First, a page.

CHENNAI: Amazon Prime’s yawn-inducingly long 10-episode “Panic” — based on a young adult novel by Lauren Oliver, who doubles up as the series writer — begins on a dramatic note with teenager Heather Nill (Olivia Welch) jumping off a cliff into gurgling waters to score points in a game aptly titled Panic.
She is desperate to win the $50,000 prize money, but this death-defying jump is just the beginning, not the final hurdle.
In the series opener, Heather says no one knows who thought of Panic or how it first began, but in this backwater Texan town, it is thrilling.
With her drug-addicted mom having stolen the money she had saved up to attend community college, Heather joins Panic, though stricken with fear for her life. She must go through fire, so to say. Booby-trapped forests, snake pits, and blindfolded stunts are just some of the challenges the young contestants are put through, and death is always close by.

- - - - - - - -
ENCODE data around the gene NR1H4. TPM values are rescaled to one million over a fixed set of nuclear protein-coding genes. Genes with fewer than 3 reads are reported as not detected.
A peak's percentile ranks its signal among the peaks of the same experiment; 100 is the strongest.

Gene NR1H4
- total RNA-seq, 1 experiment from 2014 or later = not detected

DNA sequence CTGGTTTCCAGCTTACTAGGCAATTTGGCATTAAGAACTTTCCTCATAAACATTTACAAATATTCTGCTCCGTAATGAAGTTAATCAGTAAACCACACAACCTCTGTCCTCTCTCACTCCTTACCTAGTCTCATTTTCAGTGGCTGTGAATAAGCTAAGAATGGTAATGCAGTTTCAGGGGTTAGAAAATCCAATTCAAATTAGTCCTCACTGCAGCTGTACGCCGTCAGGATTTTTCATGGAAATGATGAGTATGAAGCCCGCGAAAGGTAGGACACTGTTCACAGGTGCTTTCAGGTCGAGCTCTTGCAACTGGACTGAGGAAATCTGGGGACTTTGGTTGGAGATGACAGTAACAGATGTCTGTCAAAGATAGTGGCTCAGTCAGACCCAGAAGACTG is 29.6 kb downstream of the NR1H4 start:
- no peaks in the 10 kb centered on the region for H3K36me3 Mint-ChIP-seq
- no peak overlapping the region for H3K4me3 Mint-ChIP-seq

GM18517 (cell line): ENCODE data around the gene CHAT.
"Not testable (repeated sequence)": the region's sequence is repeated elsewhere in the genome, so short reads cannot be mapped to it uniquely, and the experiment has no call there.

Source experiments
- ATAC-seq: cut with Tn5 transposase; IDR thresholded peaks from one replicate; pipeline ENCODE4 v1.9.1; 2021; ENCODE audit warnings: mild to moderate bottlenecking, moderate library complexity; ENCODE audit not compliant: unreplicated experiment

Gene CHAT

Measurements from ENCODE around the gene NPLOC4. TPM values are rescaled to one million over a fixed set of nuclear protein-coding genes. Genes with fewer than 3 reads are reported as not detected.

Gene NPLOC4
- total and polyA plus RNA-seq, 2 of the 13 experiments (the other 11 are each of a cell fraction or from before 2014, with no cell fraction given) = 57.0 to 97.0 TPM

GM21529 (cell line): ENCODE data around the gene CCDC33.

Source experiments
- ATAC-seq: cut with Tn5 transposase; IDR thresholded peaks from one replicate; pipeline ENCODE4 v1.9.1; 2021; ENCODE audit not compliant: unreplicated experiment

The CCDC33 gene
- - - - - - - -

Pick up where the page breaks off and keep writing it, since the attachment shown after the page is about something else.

But what is more engaging than these Panic games are the personal stories of young love, hope, disappointment, and even broken families. “We’re both trash,” said bad boy Ray (Ray Nicholson, son of Jack Nicholson — he has traces of his father’s brilliance) to good girl Heather.
The local police chief, whose son died playing Panic, carries a dark secret, and the tragedy has left his wife a wreck while the town’s newcomer, Dodge Mason (Mike Faist), is seeking revenge against the driver who put his sister in a wheelchair.
Heather’s two best friends, Bishop (Camron Jones) and Natalie (Jessica Sula), are rich. It is not quite clear why Natalie would want to risk her life playing Panic, but it could be jealousy triggered by the love triangle involving the three.
While these snapshots of young romance are charmingly distractive, taking viewers away from the mindless games with their unethical rules and mysterious judges, “Panic” is at its core a telling piece on American higher education as Heather has to play the game to pay her tuition fees.
Apart from this, “Panic” has little to offer, and leaves us baffled with questions, primarily about a town which shuts its eyes to this gory game played out every summer, and a police force made up of bumblers.